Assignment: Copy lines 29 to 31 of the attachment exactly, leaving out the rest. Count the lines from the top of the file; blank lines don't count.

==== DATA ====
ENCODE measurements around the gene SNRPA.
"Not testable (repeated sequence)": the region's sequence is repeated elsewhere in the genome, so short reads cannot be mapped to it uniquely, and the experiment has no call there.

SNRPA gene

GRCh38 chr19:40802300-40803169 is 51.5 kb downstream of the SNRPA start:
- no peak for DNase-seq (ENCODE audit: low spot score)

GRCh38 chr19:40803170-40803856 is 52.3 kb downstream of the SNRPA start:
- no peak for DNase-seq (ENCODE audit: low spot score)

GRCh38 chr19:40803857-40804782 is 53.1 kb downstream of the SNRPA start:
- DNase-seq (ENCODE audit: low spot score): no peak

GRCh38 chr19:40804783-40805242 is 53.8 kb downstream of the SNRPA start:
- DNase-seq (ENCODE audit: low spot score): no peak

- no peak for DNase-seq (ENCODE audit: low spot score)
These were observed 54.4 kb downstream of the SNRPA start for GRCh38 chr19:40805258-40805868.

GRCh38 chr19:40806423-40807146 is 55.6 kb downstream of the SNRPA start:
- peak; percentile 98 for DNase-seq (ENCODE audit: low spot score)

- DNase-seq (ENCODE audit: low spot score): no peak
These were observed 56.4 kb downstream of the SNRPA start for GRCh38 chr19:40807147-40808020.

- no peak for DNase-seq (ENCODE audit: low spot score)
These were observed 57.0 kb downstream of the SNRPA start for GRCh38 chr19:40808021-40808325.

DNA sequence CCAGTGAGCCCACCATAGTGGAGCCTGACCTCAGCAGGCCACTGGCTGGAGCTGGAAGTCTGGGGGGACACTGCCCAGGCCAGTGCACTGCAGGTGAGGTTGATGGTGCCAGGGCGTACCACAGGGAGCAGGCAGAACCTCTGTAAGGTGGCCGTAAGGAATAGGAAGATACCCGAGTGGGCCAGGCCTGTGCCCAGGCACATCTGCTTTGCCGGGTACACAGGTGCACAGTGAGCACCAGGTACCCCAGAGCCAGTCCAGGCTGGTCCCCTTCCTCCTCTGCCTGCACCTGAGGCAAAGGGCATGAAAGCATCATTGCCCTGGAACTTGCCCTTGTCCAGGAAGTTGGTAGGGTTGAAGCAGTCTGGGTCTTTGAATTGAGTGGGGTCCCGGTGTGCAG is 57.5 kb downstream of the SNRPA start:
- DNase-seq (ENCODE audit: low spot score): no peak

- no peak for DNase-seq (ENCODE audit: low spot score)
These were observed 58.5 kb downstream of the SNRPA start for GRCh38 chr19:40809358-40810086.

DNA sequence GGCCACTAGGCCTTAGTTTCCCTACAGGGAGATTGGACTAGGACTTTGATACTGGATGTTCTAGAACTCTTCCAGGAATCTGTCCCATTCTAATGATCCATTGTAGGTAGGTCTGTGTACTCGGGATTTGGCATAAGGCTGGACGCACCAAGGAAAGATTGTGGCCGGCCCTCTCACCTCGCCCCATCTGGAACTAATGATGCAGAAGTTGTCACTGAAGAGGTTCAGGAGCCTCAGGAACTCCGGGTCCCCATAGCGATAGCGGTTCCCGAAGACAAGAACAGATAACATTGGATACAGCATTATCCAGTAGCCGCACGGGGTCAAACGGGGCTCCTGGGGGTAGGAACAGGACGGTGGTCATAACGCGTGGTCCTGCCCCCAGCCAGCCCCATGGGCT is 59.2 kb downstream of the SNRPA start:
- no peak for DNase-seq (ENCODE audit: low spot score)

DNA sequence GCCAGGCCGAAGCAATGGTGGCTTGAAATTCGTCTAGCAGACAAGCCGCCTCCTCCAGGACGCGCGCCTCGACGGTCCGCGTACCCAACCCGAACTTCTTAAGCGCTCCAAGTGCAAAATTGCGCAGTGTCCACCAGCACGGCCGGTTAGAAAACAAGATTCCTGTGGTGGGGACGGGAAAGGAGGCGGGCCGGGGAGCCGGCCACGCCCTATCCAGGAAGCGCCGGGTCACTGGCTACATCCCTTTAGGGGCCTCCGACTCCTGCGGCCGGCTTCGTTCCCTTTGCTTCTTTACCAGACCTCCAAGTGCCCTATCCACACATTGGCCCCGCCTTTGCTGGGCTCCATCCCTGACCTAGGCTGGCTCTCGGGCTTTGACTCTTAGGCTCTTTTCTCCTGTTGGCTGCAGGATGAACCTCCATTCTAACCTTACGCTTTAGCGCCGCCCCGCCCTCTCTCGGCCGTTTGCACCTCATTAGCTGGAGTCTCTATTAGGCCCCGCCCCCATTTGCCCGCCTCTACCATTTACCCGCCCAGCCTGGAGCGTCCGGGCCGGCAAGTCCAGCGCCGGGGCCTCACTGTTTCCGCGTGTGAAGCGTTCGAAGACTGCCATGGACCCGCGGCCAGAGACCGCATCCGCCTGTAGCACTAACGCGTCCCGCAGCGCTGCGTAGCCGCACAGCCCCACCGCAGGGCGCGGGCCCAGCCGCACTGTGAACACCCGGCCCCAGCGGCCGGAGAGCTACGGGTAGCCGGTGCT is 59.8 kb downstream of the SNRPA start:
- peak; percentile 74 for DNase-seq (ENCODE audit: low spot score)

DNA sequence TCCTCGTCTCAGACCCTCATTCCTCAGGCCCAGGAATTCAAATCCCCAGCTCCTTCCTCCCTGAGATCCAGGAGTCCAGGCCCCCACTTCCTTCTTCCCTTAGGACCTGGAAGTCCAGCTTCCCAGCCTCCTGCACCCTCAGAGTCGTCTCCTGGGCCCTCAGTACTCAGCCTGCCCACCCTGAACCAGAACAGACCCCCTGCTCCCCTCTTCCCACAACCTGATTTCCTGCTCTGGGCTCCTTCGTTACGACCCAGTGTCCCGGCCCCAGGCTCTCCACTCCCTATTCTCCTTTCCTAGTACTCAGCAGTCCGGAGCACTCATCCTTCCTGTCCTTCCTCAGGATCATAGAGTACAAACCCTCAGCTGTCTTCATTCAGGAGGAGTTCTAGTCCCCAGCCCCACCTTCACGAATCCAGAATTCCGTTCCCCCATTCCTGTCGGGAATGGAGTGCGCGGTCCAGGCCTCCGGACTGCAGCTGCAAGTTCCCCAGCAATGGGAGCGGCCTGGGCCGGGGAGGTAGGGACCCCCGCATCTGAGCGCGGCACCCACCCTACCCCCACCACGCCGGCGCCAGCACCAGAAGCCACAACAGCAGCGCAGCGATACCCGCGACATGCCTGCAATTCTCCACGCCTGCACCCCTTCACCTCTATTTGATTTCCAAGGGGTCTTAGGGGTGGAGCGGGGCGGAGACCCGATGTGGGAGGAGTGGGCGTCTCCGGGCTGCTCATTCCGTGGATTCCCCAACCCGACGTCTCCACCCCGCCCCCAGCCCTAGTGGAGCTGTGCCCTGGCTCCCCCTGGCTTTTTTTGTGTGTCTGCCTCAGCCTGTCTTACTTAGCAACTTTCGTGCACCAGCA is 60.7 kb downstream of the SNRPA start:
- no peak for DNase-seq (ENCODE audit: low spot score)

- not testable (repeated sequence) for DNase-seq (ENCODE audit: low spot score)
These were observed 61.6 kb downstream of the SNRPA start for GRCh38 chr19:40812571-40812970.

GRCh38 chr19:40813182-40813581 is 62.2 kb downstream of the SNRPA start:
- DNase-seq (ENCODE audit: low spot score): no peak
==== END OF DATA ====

- no peak for DNase-seq (ENCODE audit: low spot score)

- not testable (repeated sequence) for DNase-seq (ENCODE audit: low spot score)
These were observed 61.6 kb downstream of the SNRPA start for GRCh38 chr19:40812571-40812970.